A couple of weeks ago, I came across an article in The Atlantic titled, “Have Smartphones Destroyed a Generation?” Normally, these alarmist headlines tend to make me skeptical, but the subhead pulled me in: “More comfortable online than out partying, post-Millennials are safer, physically, than adolescents have ever been. But they’re on the brink of a mental-health crisis.” That sentence rang true to me (and, as a father of four post-Millennials, tweaked all kinds of inner fears), so I dug in for a long read.
The article – and forthcoming book, iGen – paints a picture of a dramatic shift in teen behaviors and emotional states. The author, Jean Twenge, a psychology professor at San Diego State University, has been studying generational data for decades and has never seen anything like it. “Around 2012, I noticed abrupt shifts in teen behaviors and emotional states,” she writes. “The gentle slopes of the line graphs became steep mountains and sheer cliffs, and many of the distinctive characteristics of the Millennial generation began to disappear.”
“The more I pored over yearly surveys of teen attitudes and behaviors, and the more I talked with young people, the clearer it became that theirs is a generation shaped by the smartphone and by the concomitant rise of social media. I call them iGen. Born between 1995 and 2012, members of this generation are growing up with smartphones, have an Instagram account before they start high school, and do not remember a time before the internet.”
If that sounds like the demographics in your household, pay attention. Twenge argues that the smartphone, certainly among other factors, has played a defining role. The data pivots in 2012, the same year when more than 50% of them owned a smartphone. The impact on their activities and behavior has been dramatic, both for good and for bad. Some examples:
- They’re less likely to get into a car accident (because they’re less likely to be driving – 25% finish high school without a driver’s license)
- Less likely to drink alcohol
- Less likely to have sex
- Less likely to spend time hanging out with friends (the number of teens who get together with friends nearly every day has dropped 40% from 2000 to 2015)
- Less likely to leave the house without their parents (12th graders in 2015 were going out less often than 8th graders in 2009)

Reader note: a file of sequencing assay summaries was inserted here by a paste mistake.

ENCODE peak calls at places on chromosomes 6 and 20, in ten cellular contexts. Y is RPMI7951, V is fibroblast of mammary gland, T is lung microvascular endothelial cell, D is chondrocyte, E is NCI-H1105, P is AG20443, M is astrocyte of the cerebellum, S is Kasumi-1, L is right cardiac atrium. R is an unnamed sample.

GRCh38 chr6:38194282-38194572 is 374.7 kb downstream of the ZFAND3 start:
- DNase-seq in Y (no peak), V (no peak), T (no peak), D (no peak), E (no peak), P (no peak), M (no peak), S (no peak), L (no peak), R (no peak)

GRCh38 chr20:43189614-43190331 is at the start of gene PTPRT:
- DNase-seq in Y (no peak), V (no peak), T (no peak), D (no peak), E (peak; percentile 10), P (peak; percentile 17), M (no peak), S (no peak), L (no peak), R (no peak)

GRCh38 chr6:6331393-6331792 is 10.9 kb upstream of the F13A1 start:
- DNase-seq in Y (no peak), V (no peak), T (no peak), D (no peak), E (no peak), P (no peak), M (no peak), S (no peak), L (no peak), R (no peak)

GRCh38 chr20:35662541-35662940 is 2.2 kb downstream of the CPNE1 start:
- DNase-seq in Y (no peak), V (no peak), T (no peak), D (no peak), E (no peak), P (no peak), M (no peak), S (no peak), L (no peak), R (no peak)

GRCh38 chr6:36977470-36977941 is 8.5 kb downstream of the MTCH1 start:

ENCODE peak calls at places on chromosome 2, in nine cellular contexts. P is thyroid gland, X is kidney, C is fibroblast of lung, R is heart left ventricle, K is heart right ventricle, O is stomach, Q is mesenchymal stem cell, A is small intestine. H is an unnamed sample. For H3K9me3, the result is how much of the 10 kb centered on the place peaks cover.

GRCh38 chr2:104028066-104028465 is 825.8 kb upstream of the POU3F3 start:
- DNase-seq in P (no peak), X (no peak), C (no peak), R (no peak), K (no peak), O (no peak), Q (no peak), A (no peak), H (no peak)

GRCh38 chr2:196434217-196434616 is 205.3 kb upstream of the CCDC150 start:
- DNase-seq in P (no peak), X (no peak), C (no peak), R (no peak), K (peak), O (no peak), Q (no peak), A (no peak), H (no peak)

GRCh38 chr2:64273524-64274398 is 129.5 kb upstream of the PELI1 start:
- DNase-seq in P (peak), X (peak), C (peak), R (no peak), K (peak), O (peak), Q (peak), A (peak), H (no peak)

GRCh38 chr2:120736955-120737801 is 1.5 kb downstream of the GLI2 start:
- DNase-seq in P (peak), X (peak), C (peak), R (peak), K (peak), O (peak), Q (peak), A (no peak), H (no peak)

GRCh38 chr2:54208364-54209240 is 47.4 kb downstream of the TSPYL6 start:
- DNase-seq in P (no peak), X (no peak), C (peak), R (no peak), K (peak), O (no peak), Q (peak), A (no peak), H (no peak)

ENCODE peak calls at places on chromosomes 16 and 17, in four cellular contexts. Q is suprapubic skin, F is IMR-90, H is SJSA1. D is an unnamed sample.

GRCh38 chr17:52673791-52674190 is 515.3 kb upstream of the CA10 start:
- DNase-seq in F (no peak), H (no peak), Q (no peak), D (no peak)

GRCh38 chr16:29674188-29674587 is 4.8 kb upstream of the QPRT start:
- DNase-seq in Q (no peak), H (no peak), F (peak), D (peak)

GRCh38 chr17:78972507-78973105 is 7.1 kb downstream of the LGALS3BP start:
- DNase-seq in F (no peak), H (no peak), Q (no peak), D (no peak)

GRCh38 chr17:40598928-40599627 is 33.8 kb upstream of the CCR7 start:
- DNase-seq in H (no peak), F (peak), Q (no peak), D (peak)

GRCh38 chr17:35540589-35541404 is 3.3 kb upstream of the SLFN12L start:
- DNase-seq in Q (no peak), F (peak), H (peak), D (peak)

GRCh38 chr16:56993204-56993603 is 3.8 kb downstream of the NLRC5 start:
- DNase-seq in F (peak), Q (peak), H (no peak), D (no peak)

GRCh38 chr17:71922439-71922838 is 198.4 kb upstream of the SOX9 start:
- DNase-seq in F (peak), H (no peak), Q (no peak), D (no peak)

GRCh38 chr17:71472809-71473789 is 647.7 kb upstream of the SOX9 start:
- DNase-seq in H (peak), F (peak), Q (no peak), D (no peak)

- Less likely to date (in 2015, only 56% of high school seniors went out on dates, for Boomers and Gen Xers, it was 85%)
- More likely to feel lonely
- More likely to be sleep-deprived
- At higher risk for suicide
So what are they doing with their time? “They are on their phone, in their room, alone and often distressed,” Twenge says. One of the teens she interviewed for the book told her, “I’ve been on my phone more than I’ve been with actual people,” she said. “My bed has, like, an imprint of my body.”
But the frightening thing is the impact it’s having on them. You might think that spending all this time on Snapchat and Instagram and Facebook would be making them happy, but everything points in the opposite direction.
The Monitoring the Future survey has asked 12th-graders more than 1,000 questions every year since 1975 and queried 8th- and 10th-graders since 1991. The results are clear: Teens who spend more time than average on screen activities are more likely to be unhappy, and those who spend more time than average on nonscreen activities are more likely to be happy.
“There’s not a single exception,” Twenge writes. “All screen activities are linked to less happiness, and all nonscreen activities are linked to more happiness. Eighth-graders who spend 10 or more hours a week on social media are 56 percent more likely to say they’re unhappy than those who devote less time to social media.”
“When teens spend more time on smartphones and less time on in-person social interactions, loneliness and depression are more common. Eighth-graders who are heavy users of social media increase their risk of depression by 27%, while those who play sports, go to church, or even do homework more than the average teen cut their risk significantly. Teens who spend three hours a day or more on electronic devices are 35% more likely to have a risk factor for suicide.”
The article continues to paint a compelling (and gloomy) picture, and it’s very worthy of reading and will hopefull spark some engaging conversations. The statistics seem beyond reproach: just spend a few minutes with this chart, and you’ll see how these trends are intensifying. But with this awareness comes understanding, and understanding can provoke action. We need to help them better understand the long-term impact and encourage them to limit time and use.
There is hope. The data indicates that any reduction in the amount of time spent on devices has a positive impact. The challenge is to make it happen.
Twenge suggests, “The correlations between depression and smartphone use are strong enough to suggest that more parents should be telling their kids to put down their phone. As the technology writer Nick Bilton has reported, it’s a policy some Silicon Valley executives follow. Even Steve Jobs limited his kids’ use of the devices he brought into the world.”